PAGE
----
- The Washington Times - Friday, June 2, 2000

NEWS ANALYSIS

TAIPEI, Taiwan President Chen Shui-bian is speaking softly toward China, but has embarked on a strategy to maintain his island's separation from the mainland that, if successful, still could provoke a Chinese attack.
The main element of this strategy is a vigorous effort to enhance a sense of identity among the people of Taiwan, especially in revising education to emphasize Taiwan's history and culture.
Mr. Chen, who was inaugurated May 20, ending a half-century of Nationalist Party rule in Taiwan, is expected to stress the progress of democracy and the conversion of Taiwan's economy into a "green silicon island." He further seeks to expand Taiwan's diplomatic reach and the island's military power.
Mr. Chen has not articulated his strategy in public and is not likely to do so as he tries to avoid provoking Beijing, which sees Taiwan as a breakaway province that it has threatened to conquer by force.
But an outline of the strategy can be discerned in a book Mr. Chen wrote last year, in his subtly defiant inaugural address, and from conversations with his close advisers in Taipei.
Danger will arise if the strategy is successful, as that will most likely frustrate leaders in Beijing and may cause them to launch a military attack on Taiwan.
That, in turn, would probably bring the United States and possibly Japan and South Korea into the fray. The United States is committed to a peaceful resolution of the dispute between Taiwan and China; Japan is committed, under new defense guidelines, to assist the United States in such hostilities; and South Korea is the station of 37,000 U.S. troops.
The Chen strategy, according to analysts in Taipei, is intended to counter what they see as a campaign of psychological warfare calculated to browbeat Taiwan into submission with military threats, political pressure, diplomatic isolation, economic disruption, subversion and propaganda.
"China has had more than 2000 years of experience with psychological warfare," said Ni Lexiong, a senior fellow at the Institute of National Defense in Shanghai during a recent visit to Hawaii. "The People's Liberation Army has recently brought that up to date."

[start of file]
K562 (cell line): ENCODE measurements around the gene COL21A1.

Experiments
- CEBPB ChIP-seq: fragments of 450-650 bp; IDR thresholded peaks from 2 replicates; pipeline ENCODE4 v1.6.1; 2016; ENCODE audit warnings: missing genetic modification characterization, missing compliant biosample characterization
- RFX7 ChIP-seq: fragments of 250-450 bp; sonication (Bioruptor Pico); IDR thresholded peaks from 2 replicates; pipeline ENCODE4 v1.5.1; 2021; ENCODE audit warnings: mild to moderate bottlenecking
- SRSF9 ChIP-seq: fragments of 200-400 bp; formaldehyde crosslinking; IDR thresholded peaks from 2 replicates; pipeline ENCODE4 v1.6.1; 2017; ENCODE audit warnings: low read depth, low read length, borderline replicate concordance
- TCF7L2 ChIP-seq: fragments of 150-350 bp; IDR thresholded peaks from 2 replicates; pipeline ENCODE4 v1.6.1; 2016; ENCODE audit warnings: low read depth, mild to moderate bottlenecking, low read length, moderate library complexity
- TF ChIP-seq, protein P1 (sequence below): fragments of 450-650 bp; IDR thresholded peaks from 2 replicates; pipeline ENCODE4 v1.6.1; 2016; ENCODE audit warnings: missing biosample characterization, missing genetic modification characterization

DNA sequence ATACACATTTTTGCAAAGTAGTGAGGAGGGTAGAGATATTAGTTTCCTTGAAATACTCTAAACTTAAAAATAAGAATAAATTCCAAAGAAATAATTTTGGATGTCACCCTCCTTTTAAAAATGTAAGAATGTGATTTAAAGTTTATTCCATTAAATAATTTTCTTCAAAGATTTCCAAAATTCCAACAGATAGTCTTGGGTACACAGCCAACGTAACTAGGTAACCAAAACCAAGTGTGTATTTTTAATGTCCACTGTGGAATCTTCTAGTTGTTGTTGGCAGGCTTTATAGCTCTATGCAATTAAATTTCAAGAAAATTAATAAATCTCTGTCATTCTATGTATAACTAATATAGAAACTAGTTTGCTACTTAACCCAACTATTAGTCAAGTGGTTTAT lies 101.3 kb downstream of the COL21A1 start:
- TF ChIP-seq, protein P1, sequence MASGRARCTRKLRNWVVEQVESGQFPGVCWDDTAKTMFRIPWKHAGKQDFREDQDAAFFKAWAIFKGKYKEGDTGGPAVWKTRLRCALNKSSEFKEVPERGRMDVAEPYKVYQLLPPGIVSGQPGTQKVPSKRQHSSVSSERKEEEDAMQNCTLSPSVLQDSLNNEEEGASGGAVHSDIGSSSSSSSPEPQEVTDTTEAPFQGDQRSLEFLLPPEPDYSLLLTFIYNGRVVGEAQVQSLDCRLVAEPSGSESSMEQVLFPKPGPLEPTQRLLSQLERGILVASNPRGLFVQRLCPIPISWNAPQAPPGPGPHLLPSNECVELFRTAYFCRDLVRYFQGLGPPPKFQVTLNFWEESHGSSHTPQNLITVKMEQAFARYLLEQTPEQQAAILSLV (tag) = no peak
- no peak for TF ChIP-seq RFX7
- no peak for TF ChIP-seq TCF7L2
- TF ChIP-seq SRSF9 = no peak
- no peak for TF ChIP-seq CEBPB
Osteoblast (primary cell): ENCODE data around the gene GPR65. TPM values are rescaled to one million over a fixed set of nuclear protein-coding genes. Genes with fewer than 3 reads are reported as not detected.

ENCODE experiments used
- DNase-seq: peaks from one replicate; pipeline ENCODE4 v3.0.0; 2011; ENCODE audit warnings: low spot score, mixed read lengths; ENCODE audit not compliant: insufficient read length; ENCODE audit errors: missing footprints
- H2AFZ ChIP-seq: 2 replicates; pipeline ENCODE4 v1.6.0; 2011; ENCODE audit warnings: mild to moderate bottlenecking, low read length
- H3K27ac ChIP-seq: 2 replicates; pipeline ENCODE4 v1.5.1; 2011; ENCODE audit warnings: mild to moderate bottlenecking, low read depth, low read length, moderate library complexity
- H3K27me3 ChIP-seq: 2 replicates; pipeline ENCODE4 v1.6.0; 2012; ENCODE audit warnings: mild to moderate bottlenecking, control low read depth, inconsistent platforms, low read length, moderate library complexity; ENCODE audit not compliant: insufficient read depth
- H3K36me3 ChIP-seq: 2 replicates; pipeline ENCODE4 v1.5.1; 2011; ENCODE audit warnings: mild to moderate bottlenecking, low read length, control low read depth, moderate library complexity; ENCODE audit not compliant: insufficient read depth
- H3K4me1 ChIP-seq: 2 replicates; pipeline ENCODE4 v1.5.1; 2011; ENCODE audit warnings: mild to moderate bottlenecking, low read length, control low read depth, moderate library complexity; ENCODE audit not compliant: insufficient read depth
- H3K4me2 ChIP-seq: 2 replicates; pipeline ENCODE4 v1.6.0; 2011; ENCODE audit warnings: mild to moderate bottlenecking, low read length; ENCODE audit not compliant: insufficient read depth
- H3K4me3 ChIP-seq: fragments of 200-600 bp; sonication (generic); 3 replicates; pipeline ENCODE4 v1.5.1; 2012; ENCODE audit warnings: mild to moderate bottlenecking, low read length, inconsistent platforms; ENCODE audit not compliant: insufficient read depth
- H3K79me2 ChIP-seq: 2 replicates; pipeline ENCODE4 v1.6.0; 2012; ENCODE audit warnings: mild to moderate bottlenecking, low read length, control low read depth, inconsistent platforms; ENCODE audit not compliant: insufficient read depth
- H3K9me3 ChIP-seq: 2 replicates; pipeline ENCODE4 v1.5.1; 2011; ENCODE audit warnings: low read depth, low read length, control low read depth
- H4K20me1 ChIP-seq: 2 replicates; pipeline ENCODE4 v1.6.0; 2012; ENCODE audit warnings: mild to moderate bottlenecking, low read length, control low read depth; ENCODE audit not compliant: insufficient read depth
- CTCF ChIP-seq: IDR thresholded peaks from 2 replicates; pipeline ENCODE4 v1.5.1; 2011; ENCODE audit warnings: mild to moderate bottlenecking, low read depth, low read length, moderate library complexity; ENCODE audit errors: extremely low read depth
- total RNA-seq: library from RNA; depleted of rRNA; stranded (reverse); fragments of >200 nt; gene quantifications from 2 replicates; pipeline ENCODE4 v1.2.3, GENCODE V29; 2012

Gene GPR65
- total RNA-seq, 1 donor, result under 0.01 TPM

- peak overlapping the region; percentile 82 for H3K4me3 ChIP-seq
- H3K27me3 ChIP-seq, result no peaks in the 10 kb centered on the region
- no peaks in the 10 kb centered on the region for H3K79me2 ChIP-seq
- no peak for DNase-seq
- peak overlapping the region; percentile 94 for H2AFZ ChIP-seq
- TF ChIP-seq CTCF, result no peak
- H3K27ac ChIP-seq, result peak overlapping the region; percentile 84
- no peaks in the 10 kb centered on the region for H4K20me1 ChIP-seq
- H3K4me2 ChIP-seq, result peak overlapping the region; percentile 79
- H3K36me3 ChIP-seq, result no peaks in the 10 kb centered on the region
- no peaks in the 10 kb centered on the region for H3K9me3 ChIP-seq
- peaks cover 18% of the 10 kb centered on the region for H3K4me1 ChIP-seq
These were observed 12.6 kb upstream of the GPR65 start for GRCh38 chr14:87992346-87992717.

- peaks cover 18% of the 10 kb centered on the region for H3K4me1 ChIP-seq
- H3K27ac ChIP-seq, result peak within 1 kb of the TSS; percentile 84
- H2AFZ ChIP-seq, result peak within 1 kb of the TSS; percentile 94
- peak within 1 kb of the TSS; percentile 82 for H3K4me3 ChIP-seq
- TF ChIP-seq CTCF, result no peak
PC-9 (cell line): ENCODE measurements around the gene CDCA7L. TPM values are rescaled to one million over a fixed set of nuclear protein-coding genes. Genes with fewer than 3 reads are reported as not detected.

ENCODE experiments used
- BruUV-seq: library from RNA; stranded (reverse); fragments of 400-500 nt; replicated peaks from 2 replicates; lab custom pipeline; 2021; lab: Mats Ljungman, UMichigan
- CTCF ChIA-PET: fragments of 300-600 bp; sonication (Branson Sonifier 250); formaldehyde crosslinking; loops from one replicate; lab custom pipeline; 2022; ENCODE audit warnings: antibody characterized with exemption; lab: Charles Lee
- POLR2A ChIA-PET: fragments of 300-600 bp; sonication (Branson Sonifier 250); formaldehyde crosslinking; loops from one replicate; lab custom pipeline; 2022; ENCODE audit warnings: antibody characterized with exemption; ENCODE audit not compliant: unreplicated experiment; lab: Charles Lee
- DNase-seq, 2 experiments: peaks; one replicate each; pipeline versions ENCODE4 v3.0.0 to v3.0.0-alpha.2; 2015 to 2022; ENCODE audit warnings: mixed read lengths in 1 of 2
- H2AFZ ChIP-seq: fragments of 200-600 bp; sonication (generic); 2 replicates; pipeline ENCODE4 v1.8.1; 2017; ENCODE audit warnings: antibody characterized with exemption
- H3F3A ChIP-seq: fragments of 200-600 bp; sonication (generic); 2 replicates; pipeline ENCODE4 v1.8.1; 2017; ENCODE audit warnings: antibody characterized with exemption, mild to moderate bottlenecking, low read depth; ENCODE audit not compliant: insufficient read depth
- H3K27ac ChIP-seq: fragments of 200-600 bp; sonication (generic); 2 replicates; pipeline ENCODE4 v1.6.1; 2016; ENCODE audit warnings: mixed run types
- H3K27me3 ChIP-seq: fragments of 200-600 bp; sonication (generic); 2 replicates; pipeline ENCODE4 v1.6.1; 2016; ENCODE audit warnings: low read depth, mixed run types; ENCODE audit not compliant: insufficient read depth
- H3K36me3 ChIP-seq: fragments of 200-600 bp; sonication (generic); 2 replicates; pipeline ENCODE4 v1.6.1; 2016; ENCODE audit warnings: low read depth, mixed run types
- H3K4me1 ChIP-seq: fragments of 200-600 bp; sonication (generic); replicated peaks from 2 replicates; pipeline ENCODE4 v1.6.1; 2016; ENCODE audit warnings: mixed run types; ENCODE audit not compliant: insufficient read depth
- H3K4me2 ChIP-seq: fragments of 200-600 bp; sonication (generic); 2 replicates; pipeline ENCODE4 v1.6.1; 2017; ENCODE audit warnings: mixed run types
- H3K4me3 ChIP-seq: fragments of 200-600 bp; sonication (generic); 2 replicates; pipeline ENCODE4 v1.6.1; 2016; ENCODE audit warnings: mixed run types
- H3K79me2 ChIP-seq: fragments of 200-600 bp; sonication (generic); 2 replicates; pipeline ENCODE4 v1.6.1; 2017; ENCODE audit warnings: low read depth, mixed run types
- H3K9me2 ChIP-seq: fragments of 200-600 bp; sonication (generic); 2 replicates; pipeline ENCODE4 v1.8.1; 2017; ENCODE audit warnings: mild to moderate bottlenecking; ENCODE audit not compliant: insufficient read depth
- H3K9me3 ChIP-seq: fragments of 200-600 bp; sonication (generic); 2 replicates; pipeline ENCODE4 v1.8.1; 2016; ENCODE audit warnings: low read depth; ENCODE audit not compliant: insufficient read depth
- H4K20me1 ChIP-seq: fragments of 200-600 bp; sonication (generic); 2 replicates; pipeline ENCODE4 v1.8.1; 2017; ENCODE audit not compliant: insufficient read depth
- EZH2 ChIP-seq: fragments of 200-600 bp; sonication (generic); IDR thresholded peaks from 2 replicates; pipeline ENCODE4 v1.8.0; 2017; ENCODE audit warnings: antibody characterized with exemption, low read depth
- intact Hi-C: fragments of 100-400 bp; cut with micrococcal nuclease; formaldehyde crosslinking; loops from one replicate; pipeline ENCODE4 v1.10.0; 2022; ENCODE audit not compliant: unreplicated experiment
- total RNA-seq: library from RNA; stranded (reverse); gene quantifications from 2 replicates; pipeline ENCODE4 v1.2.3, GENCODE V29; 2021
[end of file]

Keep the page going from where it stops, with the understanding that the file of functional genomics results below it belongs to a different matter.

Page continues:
At the moment, Beijing seems to be vacillating in its attacks on Taipei, one day sending belligerent messages via the official media, the next day a softer message through officials speaking in public.
Many observers believe China's main thrust will not be decided until Chinese political and military leaders hold their annual meeting in the seaside resort of Beidaihe in August.
"Taiwan does not sail on smooth seas," Mr. Chen wrote in his book entitled "Son of Taiwan."
"Taiwan cannot afford to be quixotic concerning any opponent, nor can we let them dictate our position. Rather, we must anticipate all their possible reactions and formulate strategic countermeasures."
The critical component of this strategy is to expand the Taiwanese sense of identity that has flowered in recent years. That was evident in Mr. Chen's inaugural ceremonies when almost all of the music, the dancers, and special guests were Taiwanese rather than Chinese, and the national anthem was sung by a popular singer, A Mei, who is an aborigine.
In his address, Mr. Chen drew a distinction between Taiwanese and Chinese cultures and applauded grass-roots organizations "working to explore and preserve the history, culture, geography and ecology of their localities."
Political analysts and members of Mr. Chen's Democratic Progressive Party said students would be taught more Taiwanese and less Chinese history and more about Taiwan's traditions, art and literature.
Over the past decade, Taiwanese scholars and writers have begun to flourish; before, they were repressed by the Nationalist government dominated by Chinese who fled from the mainland with General Chiang Kai-shek in 1949.
Mr. Chen's defiance of China came in the title of his address, "Taiwan Stands Up," and in repeating that theme three times in the text.
High priority will be given to asserting that Taiwan has become democratic, with three direct elections in the past four years in which 76 percent to 83 percent of the eligible voters turned out.
In addition, Taiwan has accomplished perhaps the most difficult of all political actions, the peaceful transfer of power from one party to another.
Mr. Chen, according to his advisers, will expand the flexible diplomacy begun by Mr. Lee. Taiwan has diplomatic relations with only about 30 nations, the rest being conducted by quasi-official organizations such as the American Institute in Taiwan, which is an embassy in all but name.National security, Mr. Chen says in his book, "outranks all other issues in importance." Therefore, he says, "Taiwan must foster the concept of deep-level defense" with augmented reconnaissance, assessments of Chinese military deployments, and intelligence exchange with nations in the region.
In sum, Mr. Chen seeks to play for time in hopes that China will become less hostile and Taiwan will gain more space in the international arena. He will continue to speak calmly to Beijing, but will not concede to its demands.

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